When Obama met with Democrats at the Capitol yesterday, he was facing a few skeptics, including Virginia's senior senator, Mark Warner. The president wants to lower corporate tax rates while also expanding some tax breaks for smaller businesses. His new proposal leaves the contentious issue of individual tax rates off the table. Warner says the two ought to be dealt with together.
"It's hard to do corporate tax reform independent of individual tax reform," says Warner. "At the end of the day, if we're going to jumpstart this economy. We can't lurch from budget crisis to budget crisis. We can't have the stupidity of sequestration actually hurting our economy and costing the taxpayer more money than we're saving."
Sen. Ben Cardin, D-Md., disagrees. He says the combination of tax changes coupled with investments would go a long way in the region.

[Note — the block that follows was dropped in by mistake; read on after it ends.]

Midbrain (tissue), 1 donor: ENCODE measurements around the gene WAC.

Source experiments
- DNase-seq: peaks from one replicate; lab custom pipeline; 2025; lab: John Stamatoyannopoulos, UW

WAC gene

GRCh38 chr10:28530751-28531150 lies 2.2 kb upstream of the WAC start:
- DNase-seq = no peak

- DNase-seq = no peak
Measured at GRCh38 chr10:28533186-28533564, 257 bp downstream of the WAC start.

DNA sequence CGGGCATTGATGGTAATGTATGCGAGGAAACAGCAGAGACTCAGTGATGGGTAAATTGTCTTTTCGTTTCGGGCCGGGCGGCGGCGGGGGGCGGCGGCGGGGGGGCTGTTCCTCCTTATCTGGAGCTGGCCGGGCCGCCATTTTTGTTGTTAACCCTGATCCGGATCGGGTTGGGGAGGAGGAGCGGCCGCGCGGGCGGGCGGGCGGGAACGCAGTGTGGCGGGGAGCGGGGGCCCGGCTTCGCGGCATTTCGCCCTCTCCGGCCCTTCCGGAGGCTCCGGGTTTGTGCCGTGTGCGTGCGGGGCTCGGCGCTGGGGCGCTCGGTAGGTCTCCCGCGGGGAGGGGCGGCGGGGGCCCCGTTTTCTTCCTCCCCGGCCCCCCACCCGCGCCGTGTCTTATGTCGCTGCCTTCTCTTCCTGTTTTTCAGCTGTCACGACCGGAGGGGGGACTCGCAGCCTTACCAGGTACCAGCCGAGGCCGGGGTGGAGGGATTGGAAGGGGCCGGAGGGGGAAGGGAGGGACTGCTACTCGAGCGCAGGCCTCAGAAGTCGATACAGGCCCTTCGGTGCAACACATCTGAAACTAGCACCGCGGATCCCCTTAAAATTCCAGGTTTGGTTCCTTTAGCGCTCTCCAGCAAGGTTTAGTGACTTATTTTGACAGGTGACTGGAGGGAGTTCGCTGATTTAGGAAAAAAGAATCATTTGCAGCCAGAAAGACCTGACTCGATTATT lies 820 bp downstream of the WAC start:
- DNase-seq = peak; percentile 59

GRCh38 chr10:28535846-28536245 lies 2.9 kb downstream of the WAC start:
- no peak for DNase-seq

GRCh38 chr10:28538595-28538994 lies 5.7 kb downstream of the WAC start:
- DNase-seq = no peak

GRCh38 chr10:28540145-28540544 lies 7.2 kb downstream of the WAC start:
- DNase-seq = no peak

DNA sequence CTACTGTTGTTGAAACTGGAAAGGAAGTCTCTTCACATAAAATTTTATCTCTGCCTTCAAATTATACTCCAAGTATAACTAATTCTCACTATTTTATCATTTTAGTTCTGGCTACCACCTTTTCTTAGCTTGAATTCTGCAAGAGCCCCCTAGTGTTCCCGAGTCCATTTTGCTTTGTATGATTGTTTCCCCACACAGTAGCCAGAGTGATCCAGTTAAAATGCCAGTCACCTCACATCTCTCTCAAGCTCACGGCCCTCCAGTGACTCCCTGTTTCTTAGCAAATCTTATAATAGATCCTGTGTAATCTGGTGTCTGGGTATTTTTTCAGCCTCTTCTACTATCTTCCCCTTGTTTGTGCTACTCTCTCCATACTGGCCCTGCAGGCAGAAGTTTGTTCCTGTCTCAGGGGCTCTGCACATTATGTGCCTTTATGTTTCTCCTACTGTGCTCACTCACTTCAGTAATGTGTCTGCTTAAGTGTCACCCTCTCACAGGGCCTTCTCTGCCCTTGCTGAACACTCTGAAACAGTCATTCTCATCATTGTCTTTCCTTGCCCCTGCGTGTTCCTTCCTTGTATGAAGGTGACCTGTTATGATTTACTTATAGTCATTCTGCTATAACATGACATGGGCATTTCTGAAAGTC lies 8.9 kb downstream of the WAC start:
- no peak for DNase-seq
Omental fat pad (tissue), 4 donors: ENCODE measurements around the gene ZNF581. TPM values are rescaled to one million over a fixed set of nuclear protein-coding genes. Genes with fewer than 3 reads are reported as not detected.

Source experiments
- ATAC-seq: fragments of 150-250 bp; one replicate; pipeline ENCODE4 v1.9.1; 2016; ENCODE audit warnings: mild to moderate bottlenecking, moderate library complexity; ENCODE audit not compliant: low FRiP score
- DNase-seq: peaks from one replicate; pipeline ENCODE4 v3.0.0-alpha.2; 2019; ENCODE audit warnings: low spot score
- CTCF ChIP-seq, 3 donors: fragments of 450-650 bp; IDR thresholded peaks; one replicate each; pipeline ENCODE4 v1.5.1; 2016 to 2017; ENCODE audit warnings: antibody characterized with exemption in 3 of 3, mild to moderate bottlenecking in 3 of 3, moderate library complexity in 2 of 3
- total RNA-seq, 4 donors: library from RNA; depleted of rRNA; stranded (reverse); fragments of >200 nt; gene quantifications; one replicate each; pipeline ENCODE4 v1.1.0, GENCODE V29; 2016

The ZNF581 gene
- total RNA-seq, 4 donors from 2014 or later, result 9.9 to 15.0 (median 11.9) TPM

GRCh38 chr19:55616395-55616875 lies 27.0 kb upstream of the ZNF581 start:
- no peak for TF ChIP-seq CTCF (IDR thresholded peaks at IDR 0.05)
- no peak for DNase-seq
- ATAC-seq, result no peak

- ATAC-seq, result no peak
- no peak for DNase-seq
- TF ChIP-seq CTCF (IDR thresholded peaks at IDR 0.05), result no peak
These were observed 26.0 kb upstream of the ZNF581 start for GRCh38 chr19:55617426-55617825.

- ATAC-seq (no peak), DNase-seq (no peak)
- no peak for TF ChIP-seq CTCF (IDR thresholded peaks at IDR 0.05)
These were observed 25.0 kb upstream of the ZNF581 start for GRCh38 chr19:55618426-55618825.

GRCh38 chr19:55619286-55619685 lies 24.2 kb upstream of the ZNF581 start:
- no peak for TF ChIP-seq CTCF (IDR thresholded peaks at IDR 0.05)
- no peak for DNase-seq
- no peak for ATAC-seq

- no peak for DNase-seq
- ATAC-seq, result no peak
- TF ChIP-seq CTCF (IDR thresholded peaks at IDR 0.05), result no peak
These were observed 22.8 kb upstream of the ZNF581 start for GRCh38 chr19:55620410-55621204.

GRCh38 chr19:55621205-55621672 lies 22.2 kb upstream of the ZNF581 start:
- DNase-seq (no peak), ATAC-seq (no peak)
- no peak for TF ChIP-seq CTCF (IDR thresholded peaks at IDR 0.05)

"It is part of an overall strategy to help the middle class, to help job growth in this country," says Cardin. "Part of that is having a competitive corporate tax rate, part of that is using resources to help build our infrastructure, invest in research, to invest in ways in which America can become more competitive."
Republicans are nearly universally rejecting the proposal, arguing more deficit spending won't create jobs.